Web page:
Journal of Computer-Aided Molecular Design

, Volume 21, Issue 1, pp 113–119

Lead-like, drug-like or “Pub-like”: how different are they?

  • Tudor I. Oprea
  • Tharun Kumar Allu
  • Dan C. Fara
  • Ramona F. Rad
  • Lili Ostopovici
  • Cristian G. Bologa
Original Paper

DOI: 10.1007/s10822-007-9105-3

Cite this article as:
Oprea, T.I., Allu, T.K., Fara, D.C. et al. J Comput Aided Mol Des (2007) 21: 113. doi:10.1007/s10822-007-9105-3


Academic and industrial research continues to be focused on discovering new classes of compounds based on HTS. Post-HTS analyses need to prioritize compounds that are progressed to chemical probe or lead status. We report trends in probe, lead and drug discovery by examining the following categories of compounds: 385 leads and the 541 drugs that emerged from them; “active” (152) and “inactive” (1488) compounds from the Molecular Libraries Initiative Small Molecule Repository (MLSMR) tested by HTS; “active” (46) and “inactive” (72) compounds from Nature Chemical Biology (NCB) tested by HTS; compounds in the drug development phase (I, II, III and launched), as indexed in MDDR; and medicinal chemistry compounds from WOMBAT, separated into high-activity (5,784 compounds with nanomolar activity or better) and low-activity (30,690 with micromolar activity or less). We examined Molecular weight (MW), molecular complexity, flexibility, the number of hydrogen bond donors and acceptors, LogP—the octanol/water partition coefficient estimated by ClogP and ALOGPS), LogSw (intrinsic water solubility, estimated by ALOGPS) and the number of Rule of five (Ro5) criteria violations. Based on the 50% and 90% distribution moments of the above properties, there were no significant difference between leads of known drugs and “actives” from MLSMR or NCB (chemical probes). “Inactives” from NCB and MLSMR were also found to exhibit similar properties. From these combined sets, we conclude that “Actives” (569 compounds) are less complex, less flexible, and more soluble than drugs (1,651 drugs), and significantly smaller, less complex, less hydrophobic and more soluble than the 5,784 high-activity WOMBAT compounds. These trends indicate that chemical probes are similar to leads with respect to some properties, e.g., complexity, solubility, and hydrophobicity.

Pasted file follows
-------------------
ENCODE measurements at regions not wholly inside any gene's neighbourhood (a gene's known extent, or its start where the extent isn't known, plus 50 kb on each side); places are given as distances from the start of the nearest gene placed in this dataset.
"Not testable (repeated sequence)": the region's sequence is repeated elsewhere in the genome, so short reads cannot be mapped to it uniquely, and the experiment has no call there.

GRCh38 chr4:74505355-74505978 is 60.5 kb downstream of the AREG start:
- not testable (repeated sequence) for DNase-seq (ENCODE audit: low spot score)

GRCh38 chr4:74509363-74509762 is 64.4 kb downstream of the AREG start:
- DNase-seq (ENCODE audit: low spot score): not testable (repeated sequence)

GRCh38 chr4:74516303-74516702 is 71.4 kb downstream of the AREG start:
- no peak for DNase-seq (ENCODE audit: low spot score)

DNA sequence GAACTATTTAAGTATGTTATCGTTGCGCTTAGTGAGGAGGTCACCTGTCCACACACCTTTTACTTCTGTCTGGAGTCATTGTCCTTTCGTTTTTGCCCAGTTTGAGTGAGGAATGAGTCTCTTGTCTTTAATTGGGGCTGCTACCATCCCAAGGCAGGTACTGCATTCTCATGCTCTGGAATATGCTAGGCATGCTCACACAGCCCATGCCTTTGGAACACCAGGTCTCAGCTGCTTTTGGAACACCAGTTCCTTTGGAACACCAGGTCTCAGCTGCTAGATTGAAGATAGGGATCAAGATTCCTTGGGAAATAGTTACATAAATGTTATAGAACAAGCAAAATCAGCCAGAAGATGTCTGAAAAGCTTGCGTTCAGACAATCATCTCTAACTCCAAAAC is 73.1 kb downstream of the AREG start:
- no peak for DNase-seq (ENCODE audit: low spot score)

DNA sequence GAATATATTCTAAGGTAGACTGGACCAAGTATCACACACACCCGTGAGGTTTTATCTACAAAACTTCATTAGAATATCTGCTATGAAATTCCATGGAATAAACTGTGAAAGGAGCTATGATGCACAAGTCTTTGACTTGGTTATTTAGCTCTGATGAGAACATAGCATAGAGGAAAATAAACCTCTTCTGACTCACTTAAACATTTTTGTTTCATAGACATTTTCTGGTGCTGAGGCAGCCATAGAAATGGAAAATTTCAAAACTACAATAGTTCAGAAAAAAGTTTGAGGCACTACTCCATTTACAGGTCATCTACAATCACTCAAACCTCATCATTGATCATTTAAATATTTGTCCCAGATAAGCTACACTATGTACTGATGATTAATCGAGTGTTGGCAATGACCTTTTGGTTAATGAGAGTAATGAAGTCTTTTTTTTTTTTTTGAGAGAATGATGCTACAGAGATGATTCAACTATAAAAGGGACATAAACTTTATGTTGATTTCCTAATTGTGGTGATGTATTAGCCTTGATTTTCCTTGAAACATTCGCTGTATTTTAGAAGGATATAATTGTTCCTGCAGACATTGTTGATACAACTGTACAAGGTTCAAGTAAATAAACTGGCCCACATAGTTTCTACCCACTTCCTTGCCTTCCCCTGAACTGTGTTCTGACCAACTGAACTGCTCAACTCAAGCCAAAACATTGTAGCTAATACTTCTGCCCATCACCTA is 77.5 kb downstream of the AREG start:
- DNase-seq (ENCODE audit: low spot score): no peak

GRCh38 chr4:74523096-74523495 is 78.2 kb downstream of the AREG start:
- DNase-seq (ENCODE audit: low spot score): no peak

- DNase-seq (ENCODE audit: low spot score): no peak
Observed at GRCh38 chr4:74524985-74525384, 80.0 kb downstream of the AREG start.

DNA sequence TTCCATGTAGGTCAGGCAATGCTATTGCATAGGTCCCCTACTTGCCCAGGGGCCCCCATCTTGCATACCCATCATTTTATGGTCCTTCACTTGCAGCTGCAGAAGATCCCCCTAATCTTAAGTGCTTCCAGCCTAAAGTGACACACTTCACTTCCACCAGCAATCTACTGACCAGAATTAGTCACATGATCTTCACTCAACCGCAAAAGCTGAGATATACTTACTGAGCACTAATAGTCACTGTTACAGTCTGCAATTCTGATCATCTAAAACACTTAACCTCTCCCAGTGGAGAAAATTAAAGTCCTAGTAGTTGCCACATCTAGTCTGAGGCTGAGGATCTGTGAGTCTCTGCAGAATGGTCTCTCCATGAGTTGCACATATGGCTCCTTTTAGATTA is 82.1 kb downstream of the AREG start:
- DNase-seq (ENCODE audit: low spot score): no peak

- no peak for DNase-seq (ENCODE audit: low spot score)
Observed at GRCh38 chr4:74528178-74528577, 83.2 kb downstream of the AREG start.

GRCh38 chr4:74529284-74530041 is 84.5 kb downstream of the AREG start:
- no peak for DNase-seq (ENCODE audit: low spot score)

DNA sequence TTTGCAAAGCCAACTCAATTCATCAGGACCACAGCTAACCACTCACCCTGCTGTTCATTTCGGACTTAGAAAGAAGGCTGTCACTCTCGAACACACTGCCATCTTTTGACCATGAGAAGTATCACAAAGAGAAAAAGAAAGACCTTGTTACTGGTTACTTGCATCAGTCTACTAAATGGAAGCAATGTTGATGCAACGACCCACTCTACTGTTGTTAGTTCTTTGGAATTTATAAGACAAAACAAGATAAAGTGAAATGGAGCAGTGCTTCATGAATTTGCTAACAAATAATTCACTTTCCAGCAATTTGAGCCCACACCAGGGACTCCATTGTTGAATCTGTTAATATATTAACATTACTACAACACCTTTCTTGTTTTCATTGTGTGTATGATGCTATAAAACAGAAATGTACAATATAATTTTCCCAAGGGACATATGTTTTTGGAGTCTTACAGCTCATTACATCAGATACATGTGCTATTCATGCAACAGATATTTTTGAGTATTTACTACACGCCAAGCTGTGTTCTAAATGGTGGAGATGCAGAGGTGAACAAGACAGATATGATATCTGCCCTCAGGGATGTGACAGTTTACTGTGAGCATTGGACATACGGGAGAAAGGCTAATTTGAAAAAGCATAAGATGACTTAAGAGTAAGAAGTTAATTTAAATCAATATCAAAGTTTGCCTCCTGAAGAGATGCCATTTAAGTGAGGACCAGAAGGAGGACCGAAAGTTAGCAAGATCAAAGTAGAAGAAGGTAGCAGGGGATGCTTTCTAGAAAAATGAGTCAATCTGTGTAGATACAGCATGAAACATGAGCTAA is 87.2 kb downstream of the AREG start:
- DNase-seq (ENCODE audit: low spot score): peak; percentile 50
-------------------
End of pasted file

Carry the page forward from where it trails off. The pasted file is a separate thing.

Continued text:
Chemical probes Combinatorial chemistry Computer chemistry Database filtering Druglike Drug research Hydrogen bonds Lead discovery Leadlike MLSCN MLSMR Molecular complexity Property distribution Pub-like PubChem “Rule of 5” test WOMBAT 



Program available from, Germany


LogP calculated with the Biobyte program


Number of H-bond acceptors


Number of H-bond donors


The logarithm of the octanol-water partition coefficient


MDL Drug Data Report


Molecular Libraries and Imaging initiative


The MLI Screening Centers Network


The MLI Small Molecule Repository


Molecular weight


Nature Chemical Biology


National Institutes of Health


Number of rings


Lipinski’s Rule of Five


Number of non-terminal flexible bonds


Simple Molecular Complexity Metric


Simplified Molecular Input Line Entry Specification


Sum of nitrogen and oxygen atoms


Tetko’s LogP, calculated with ALOGPS


Tetko’s logarithm of the (molar) aqueous solubility, calculated with ALOGPS


WOrld of Molecular BioAcTivity database

Copyright information

© Springer Science+Business Media, LLC 2007

Authors and Affiliations

  • Tudor I. Oprea
    • 1
    • 2
  • Tharun Kumar Allu
    • 1
  • Dan C. Fara
    • 1
  • Ramona F. Rad
    • 3
  • Lili Ostopovici
    • 3
  • Cristian G. Bologa
    • 1
  1. 1.Division of Biocomputing, Department of Biochemistry and Molecular BiologyUniversity of New Mexico School of MedicineAlbuquerqueUSA
  2. 2.Sunset Molecular Discovery LLCSanta FeUSA
  3. 3.Romanian Academy Institute of ChemistryTimisoaraRomania

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